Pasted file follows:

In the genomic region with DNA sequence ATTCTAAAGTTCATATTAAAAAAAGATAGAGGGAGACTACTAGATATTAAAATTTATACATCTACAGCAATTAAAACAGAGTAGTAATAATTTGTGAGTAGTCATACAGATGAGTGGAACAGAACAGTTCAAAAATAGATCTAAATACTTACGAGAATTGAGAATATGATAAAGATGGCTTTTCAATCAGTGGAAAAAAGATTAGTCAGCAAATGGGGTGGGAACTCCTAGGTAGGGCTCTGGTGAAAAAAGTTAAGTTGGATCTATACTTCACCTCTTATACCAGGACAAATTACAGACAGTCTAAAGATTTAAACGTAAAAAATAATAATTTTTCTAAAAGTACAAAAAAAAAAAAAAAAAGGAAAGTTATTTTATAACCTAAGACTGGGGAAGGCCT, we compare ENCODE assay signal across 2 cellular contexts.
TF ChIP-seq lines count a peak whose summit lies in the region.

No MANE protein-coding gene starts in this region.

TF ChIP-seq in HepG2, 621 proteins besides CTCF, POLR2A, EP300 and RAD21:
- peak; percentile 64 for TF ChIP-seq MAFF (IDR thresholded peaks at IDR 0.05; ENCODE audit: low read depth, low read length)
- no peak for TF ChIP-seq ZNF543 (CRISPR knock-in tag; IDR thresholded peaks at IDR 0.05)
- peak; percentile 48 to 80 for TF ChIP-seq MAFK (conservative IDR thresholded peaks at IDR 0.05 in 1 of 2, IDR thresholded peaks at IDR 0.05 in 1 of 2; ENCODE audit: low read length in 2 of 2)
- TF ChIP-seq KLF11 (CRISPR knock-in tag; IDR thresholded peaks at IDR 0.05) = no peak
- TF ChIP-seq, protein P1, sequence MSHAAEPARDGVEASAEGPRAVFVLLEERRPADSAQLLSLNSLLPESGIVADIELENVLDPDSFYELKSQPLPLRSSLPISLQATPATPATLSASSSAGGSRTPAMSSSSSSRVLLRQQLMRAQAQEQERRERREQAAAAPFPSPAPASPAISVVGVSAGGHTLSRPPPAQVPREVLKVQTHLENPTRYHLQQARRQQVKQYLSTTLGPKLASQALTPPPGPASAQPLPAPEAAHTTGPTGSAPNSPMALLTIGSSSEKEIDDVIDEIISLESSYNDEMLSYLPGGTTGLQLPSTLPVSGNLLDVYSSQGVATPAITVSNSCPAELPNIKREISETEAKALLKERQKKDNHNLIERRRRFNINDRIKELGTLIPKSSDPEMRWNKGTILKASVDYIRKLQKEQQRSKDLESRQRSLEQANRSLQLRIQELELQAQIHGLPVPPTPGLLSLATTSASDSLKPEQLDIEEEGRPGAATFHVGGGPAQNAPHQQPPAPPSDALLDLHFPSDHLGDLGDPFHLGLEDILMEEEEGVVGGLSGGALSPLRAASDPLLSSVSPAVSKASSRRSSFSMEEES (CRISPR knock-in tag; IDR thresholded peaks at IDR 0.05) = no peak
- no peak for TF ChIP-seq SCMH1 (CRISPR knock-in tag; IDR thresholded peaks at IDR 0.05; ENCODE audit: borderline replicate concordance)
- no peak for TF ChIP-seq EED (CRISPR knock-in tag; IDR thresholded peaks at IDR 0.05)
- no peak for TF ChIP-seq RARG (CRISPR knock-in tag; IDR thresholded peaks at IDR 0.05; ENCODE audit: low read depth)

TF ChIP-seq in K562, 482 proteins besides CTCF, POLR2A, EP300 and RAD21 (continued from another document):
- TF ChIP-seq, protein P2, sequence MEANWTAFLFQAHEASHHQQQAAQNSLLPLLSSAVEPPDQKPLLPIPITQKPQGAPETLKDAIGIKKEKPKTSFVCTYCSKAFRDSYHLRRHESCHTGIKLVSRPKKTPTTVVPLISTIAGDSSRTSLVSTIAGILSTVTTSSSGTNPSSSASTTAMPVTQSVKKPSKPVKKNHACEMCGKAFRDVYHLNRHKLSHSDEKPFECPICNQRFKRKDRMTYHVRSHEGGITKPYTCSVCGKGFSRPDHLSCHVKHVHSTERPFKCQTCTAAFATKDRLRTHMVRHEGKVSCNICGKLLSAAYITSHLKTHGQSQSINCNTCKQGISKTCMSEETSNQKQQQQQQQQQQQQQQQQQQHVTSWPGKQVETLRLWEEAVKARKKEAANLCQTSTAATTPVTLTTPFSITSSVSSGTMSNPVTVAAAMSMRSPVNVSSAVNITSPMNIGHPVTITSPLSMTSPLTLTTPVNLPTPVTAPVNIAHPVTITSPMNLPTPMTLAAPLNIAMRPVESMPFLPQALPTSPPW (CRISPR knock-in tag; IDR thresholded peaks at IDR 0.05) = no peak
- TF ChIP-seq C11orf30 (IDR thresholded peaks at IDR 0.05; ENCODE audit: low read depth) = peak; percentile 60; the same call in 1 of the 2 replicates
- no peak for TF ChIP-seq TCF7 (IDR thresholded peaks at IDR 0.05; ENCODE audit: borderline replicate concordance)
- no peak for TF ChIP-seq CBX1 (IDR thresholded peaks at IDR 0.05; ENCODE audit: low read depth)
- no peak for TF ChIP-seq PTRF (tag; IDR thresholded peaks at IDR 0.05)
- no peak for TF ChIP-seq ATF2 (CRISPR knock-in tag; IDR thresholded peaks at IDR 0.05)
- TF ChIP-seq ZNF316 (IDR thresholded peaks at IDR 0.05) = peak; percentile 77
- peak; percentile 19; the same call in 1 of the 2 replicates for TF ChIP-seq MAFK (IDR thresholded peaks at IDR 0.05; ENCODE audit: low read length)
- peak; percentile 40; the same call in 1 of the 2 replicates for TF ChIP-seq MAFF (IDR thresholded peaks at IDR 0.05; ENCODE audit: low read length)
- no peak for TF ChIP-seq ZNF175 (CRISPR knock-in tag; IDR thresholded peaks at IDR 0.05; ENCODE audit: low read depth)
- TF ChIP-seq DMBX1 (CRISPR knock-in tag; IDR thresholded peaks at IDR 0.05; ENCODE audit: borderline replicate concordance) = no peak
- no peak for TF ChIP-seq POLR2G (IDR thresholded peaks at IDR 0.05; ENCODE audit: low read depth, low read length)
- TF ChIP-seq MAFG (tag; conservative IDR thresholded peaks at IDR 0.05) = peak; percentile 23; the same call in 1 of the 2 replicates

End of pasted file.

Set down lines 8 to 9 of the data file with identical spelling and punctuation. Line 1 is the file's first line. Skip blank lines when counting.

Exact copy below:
- TF ChIP-seq KLF11 (CRISPR knock-in tag; IDR thresholded peaks at IDR 0.05) = no peak
- TF ChIP-seq, protein P1, sequence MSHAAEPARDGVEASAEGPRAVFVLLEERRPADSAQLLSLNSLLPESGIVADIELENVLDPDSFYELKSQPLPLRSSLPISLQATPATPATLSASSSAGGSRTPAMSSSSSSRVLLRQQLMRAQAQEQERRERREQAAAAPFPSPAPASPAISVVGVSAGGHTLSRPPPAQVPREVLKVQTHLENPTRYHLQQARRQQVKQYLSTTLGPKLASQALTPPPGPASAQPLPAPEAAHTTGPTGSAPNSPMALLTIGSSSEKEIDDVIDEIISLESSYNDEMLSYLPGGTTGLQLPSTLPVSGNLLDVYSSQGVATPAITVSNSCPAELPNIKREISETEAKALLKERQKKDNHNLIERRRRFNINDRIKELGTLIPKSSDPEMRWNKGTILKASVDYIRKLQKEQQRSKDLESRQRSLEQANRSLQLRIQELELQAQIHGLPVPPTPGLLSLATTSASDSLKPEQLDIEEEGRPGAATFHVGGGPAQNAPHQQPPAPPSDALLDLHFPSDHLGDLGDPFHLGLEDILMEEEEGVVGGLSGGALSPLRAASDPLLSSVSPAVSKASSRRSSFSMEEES (CRISPR knock-in tag; IDR thresholded peaks at IDR 0.05) = no peak